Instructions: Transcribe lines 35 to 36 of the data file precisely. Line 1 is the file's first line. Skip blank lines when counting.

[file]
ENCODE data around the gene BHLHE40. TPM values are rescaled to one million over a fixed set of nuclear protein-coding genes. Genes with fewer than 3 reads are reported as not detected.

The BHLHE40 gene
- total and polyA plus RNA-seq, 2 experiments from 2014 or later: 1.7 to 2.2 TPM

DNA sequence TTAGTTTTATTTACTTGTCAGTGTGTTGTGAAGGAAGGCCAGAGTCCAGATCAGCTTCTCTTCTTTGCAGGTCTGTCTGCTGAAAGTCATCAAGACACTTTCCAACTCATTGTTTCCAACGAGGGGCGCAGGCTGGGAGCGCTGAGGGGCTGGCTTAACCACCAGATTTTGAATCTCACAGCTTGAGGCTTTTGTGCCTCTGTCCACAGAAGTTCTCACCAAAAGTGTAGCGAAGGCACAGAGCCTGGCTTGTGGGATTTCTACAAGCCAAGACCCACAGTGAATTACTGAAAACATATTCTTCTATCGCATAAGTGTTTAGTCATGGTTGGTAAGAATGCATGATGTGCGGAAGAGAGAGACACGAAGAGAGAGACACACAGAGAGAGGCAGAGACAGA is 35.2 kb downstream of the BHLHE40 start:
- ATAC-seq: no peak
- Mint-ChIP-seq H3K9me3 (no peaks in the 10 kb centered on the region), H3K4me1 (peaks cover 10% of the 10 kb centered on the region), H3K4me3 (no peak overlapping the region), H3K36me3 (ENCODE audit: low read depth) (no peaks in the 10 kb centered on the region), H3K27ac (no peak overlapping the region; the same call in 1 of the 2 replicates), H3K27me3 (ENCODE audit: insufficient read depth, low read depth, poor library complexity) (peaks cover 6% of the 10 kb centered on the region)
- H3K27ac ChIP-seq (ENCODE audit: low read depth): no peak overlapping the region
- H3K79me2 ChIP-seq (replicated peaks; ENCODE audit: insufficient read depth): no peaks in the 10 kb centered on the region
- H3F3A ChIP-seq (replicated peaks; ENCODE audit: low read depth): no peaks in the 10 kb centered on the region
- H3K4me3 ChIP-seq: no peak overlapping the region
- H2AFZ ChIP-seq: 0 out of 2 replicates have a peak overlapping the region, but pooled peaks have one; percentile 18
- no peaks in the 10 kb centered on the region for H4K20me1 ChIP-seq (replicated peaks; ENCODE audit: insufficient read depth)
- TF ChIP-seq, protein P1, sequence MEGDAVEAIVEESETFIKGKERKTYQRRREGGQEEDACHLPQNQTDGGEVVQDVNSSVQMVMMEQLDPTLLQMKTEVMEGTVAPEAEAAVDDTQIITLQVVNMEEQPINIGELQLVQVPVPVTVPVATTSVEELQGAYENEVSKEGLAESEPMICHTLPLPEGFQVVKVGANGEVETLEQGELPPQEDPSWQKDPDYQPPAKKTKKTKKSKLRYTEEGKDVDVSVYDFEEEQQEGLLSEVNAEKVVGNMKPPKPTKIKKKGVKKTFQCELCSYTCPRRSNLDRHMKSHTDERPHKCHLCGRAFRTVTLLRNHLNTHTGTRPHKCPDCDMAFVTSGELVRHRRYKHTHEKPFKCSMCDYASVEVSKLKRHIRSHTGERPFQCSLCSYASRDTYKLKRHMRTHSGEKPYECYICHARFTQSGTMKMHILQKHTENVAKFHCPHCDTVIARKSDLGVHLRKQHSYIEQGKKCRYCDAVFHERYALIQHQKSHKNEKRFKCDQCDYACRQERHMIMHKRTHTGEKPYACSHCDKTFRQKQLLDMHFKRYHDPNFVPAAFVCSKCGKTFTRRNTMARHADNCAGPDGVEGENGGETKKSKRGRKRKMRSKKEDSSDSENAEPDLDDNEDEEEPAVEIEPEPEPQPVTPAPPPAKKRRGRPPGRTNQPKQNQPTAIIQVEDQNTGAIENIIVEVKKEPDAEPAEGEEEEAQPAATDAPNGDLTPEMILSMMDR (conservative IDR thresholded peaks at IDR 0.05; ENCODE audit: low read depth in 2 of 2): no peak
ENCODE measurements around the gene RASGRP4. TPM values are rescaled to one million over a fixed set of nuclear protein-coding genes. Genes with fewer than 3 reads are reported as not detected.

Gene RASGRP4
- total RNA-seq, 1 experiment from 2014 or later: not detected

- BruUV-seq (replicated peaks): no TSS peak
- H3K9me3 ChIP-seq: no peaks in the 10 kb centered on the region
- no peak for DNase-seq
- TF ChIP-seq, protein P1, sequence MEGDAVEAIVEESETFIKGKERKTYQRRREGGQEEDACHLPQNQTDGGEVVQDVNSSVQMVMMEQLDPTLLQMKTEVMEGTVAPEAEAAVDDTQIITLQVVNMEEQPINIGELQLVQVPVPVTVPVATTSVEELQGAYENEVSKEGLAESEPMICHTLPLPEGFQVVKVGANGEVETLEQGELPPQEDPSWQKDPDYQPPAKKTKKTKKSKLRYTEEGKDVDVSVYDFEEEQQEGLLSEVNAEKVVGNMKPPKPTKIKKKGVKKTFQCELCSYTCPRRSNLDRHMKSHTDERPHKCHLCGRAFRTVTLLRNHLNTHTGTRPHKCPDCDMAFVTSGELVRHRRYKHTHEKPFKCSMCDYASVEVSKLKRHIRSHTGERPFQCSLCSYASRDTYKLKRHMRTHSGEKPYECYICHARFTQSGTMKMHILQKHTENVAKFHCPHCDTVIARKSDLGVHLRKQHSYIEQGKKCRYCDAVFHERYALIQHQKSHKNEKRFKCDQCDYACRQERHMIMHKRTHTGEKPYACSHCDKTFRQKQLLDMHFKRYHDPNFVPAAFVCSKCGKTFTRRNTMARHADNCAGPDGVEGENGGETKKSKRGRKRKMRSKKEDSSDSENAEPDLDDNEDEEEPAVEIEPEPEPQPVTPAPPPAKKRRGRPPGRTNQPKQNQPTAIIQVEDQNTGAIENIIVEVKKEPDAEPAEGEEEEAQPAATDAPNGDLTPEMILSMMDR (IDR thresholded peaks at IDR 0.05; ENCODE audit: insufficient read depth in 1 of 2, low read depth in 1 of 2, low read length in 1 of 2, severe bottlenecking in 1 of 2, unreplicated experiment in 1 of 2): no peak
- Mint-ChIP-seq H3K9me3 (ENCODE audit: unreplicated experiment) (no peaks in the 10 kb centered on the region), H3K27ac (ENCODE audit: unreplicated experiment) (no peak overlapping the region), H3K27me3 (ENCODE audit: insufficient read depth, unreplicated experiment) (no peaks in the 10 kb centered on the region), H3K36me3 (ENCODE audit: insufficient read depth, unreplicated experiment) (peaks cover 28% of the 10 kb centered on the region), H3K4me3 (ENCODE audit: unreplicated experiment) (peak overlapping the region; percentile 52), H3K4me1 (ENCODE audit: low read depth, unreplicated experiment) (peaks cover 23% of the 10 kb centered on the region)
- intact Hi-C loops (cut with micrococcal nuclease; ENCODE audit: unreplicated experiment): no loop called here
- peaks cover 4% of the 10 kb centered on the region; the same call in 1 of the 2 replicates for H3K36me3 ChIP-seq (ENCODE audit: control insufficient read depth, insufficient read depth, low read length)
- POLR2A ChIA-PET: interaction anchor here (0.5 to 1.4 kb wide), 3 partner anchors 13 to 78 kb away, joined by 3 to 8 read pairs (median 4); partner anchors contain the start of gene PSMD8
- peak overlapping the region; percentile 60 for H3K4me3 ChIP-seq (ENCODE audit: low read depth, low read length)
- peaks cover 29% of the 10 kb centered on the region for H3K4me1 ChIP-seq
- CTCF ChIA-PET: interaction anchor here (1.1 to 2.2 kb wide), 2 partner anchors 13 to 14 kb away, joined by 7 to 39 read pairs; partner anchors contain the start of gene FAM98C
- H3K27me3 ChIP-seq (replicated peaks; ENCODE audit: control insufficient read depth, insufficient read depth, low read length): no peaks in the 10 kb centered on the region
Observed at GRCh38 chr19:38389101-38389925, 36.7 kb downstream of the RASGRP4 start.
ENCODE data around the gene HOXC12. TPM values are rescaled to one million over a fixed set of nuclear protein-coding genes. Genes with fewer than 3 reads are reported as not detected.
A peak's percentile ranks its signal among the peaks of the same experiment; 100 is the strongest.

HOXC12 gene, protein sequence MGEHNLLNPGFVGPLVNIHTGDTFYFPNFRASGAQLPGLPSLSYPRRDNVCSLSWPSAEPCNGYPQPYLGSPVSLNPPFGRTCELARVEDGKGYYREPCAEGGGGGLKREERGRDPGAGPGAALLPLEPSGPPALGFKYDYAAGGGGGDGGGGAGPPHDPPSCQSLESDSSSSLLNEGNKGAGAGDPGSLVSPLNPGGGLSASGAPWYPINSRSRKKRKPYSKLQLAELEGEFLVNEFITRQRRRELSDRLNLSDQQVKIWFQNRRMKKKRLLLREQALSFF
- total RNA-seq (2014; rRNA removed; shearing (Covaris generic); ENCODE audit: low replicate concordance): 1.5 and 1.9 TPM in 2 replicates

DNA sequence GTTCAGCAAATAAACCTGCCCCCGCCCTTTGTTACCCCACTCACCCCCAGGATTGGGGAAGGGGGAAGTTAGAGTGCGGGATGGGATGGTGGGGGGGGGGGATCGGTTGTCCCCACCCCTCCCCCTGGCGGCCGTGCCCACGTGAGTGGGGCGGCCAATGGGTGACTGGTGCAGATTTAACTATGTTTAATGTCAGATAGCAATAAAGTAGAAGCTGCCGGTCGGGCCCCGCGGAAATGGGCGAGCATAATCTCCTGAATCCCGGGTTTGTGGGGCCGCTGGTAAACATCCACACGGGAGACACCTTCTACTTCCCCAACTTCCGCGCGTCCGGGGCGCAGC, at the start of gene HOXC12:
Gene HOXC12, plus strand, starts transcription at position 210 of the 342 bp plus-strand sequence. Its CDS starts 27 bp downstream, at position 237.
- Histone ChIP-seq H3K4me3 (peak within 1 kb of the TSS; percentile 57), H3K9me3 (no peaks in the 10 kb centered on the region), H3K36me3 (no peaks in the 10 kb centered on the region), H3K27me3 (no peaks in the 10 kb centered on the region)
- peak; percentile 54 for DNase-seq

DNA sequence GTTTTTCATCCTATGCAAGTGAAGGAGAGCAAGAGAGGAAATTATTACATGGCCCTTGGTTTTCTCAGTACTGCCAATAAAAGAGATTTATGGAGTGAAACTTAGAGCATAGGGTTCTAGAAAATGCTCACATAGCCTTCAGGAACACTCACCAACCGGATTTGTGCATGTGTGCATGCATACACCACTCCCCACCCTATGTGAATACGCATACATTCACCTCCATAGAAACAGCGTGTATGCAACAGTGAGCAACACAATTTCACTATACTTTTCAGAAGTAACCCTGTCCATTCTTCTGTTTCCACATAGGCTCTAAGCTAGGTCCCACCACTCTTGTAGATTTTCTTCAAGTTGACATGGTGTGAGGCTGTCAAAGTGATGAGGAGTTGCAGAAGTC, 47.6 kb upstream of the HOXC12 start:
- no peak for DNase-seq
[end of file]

Gene HOXC12, plus strand, starts transcription at position 210 of the 342 bp plus-strand sequence. Its CDS starts 27 bp downstream, at position 237.
- Histone ChIP-seq H3K4me3 (peak within 1 kb of the TSS; percentile 57), H3K9me3 (no peaks in the 10 kb centered on the region), H3K36me3 (no peaks in the 10 kb centered on the region), H3K27me3 (no peaks in the 10 kb centered on the region)